Oakdale resident receives Bush Fellowship


submitted photo Oakdale resident and 2019 Bush Foundation Fellow Maisha Giles.

Immense potential is ubiquitous, found in every category of community or person. 

Recognizing the promising futures in all kinds of peoples and places, on the other hand, is far less common. 

Oakdale resident Maisha Giles wants Minnesota’s public sector to invest more in more kinds of people, like those of color, and particularly, black women. 

The 37-year-old applied for a fellowship from the Bush Foundation, a St. Paul organization that identifies and invests in people with potential and smart ideas. In March, out of more than 600 applicants, she was named a 2019 fellow — she’ll be given a flexible grant of up to $100,000 to be used over 12 to 24 months.

In August, she begins a doctoral program, traveling around the country and world to research every strategy for cultivating black women leaders. 

 

Retention intervention 

Giles works as the behavioral health director for the Minnesota Department of Human Services. It’s a state office like any other; largely white with people of color sometimes coming in, but hardly staying long.  

“The state of Minnesota has really tried to put some intentional resources into recruiting leadership that is reflective of the populations that have the most disparities,” said Giles. However, the St. Paul native added, when it comes to new Native American or black hires, the state “has put less energy in retention.”

She said state offices are still, generally, “a pretty white-dominant place,” and that can be “isolating in a way” for non-white workers. 

Amplifying and improving recruiting efforts is still necessary. Giles is sometimes the only black person around. 

“I cannot speak for the entire African American community,” said Giles. “Nor do they want me too.”

There is a lot of recruitment of people of color, said Giles, and the state sometimes recognizes that people who are affected by government policies should be at the table.

“We need to change the culture to make it inclusive as well,” she said.

 

Becoming the system to fix it

One of eight children, Giles grew up in the St. Paul neighborhoods of Midway and Frogtown. Her siblings, uncles, her entire family, were always involved in the community. 

Her father, a community organizer and urban farmer, said Giles, always told her, “You don’t make it unless your community makes it.”

She graduated from Central High School and then Metro State University, first with a bachelor’s in community development and psychology and then a master’s in community psychology. She followed those studies with two graduate certificates from St. Mary’s University in marriage and family therapy, and addiction study. 

Out of school, before working for the state, Giles worked as a mental health practitioner helping black men just out of prison reenter society with jobs, housing, and mental health and substance abuse resources. 

The work had Giles dealing with state service providers on behalf of people who were recently incarcerated, or marginalized individuals and families in need. Not just black and natives, said Giles, but any and all poor, disadvantaged families.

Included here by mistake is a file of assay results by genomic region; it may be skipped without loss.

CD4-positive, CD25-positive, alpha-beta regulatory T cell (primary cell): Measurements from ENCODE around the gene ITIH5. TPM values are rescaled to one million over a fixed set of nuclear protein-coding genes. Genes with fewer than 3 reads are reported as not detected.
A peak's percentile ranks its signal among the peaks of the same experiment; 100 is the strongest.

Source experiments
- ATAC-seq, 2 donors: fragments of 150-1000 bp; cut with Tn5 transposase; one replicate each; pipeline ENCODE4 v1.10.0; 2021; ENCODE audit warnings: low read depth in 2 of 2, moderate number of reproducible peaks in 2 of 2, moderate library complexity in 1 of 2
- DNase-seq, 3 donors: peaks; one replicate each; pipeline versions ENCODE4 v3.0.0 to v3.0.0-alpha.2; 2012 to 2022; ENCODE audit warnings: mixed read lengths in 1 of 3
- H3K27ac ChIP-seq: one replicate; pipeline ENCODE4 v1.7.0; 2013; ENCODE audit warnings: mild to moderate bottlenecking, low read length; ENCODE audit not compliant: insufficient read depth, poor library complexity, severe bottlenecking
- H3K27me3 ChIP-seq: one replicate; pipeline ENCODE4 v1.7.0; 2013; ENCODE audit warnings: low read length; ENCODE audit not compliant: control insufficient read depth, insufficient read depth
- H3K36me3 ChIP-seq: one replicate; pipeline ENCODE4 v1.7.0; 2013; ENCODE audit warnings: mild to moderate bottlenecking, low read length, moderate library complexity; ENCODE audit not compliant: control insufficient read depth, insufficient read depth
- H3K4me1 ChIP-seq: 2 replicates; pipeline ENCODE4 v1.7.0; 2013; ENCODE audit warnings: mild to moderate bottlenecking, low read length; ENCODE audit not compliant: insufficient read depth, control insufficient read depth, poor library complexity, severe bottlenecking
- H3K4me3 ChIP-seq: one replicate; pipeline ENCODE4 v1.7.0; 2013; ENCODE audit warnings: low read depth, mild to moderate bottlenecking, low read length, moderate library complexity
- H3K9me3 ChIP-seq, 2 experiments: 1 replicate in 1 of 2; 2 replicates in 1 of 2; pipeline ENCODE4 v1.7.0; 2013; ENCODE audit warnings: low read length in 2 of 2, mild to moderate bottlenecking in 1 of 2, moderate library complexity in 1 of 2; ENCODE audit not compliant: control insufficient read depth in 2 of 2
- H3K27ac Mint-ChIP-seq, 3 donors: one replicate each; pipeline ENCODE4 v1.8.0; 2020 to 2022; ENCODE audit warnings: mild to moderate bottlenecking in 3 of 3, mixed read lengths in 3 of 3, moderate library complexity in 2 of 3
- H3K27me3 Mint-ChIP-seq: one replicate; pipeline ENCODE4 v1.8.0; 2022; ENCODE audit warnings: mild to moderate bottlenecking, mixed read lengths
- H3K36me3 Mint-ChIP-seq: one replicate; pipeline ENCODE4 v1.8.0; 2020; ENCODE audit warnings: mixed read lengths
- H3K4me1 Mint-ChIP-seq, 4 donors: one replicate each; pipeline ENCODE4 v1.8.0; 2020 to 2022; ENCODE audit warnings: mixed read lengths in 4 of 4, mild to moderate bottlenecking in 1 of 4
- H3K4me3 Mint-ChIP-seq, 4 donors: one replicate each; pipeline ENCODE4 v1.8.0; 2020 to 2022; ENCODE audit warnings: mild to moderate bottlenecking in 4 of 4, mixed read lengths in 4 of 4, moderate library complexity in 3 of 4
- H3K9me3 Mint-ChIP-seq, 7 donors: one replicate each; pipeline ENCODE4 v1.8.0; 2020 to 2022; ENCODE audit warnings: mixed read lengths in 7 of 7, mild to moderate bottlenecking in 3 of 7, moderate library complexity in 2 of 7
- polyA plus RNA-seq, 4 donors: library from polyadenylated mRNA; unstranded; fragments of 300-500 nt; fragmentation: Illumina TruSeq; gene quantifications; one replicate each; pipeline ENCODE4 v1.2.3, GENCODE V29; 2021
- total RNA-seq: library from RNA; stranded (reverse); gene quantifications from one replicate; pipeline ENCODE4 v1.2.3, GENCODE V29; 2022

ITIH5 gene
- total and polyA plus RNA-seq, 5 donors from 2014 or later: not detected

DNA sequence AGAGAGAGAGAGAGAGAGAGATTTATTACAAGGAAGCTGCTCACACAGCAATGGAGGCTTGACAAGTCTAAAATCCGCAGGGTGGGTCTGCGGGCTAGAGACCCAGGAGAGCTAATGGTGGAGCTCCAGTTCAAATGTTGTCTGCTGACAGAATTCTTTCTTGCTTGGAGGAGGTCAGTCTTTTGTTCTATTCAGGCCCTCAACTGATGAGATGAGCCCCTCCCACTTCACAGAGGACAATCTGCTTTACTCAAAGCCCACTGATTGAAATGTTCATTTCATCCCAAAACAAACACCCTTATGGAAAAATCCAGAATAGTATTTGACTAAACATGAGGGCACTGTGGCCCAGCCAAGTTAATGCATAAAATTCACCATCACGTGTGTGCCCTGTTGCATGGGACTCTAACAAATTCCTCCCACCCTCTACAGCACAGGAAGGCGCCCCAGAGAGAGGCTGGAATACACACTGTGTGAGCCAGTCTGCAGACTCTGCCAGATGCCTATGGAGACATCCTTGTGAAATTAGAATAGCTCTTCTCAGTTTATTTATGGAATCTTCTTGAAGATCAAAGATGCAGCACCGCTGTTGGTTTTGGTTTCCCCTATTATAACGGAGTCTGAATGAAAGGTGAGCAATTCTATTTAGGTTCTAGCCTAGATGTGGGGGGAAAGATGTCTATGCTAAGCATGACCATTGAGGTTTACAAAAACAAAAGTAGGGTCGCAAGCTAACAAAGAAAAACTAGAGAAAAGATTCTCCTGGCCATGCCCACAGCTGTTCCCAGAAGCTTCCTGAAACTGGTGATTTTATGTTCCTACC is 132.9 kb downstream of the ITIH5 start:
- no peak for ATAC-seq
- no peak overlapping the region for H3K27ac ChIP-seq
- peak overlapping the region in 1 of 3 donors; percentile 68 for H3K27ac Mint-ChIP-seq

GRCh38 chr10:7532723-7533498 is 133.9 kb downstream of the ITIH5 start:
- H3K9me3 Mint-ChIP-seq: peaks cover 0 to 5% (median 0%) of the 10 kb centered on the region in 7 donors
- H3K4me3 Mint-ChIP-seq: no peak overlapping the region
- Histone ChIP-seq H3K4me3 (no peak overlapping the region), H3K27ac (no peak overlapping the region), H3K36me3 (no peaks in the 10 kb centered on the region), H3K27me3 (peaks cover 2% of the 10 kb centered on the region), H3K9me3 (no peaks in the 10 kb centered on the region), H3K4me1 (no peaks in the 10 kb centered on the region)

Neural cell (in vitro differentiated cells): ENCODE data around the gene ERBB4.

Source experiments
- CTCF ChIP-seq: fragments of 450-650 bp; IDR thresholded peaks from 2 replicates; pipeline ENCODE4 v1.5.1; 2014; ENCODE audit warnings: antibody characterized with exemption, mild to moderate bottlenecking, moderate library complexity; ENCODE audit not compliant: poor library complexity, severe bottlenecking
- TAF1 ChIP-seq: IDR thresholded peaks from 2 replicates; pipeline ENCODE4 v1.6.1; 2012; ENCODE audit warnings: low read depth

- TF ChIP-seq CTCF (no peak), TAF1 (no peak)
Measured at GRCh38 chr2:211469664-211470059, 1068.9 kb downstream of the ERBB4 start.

She said she found the bulk of her work was helping people deal with confusing, sometimes destructive state systems. Another realization was that Giles had trouble of her own navigating the systems.

“I was saying, ‘Wow, I consider myself fairly educated, but I can’t figure this out either,’” she said. 

Instead of concentrating on mental health or substance abuse treatment, Giles was coaching people on how to manage their relationship with their probation officer, how to navigate the affordable housing system, how to get access to food or child services, or how to communicate with school leadership.

“There were some of these systems that some of these individuals were caught into,” Giles said. “Some of them didn’t make it.”

So, Giles became part of the system, joining the Minnesota Department of Human Services nearly two years go. She will dedicate the next years of her life working to fill out state systems and services with different kinds of people so everyone feels comfortable reaching out to their government, police or child’s school. 

 

 

The plan

As a Bush Fellow, Giles, who moved to Oakdale about a year ago, is going to find other black women and people of color who successfully work in the public sector on any level, anywhere in the world. She will then interview each and accumulate information on what makes a state office comfortable for more people. 

One example of the ideas Giles hopes to find and cultivate, she said, is rethinking the way state grants are handed out. 

“A lot of disparities exist because resources are inequitably distributed,” she said. 

This often happens because the grant process is very “prescriptive” — the most polished, pricy applications win the day. 

People and their ailing communities don’t have the resources or know-how to deliver a gorgeous grant proposal. A way toward a more open grant process is to allow different kinds of applications, said Giles, such as oral presentations, which would allow more people to comfortably get their points across. 

In her studies and travels, Giles plans on putting together either a dissertation or book, a general guideline for state offices looking to hire and keep diverse employees. She also plans on building a network of black women state workers from those she interviews along the way. 

“I’m just super thrilled, excited and honored,” she said.

 

–Solomon Gustavo can be reached at sgustavo@lillienews.com or 651-748-7815.

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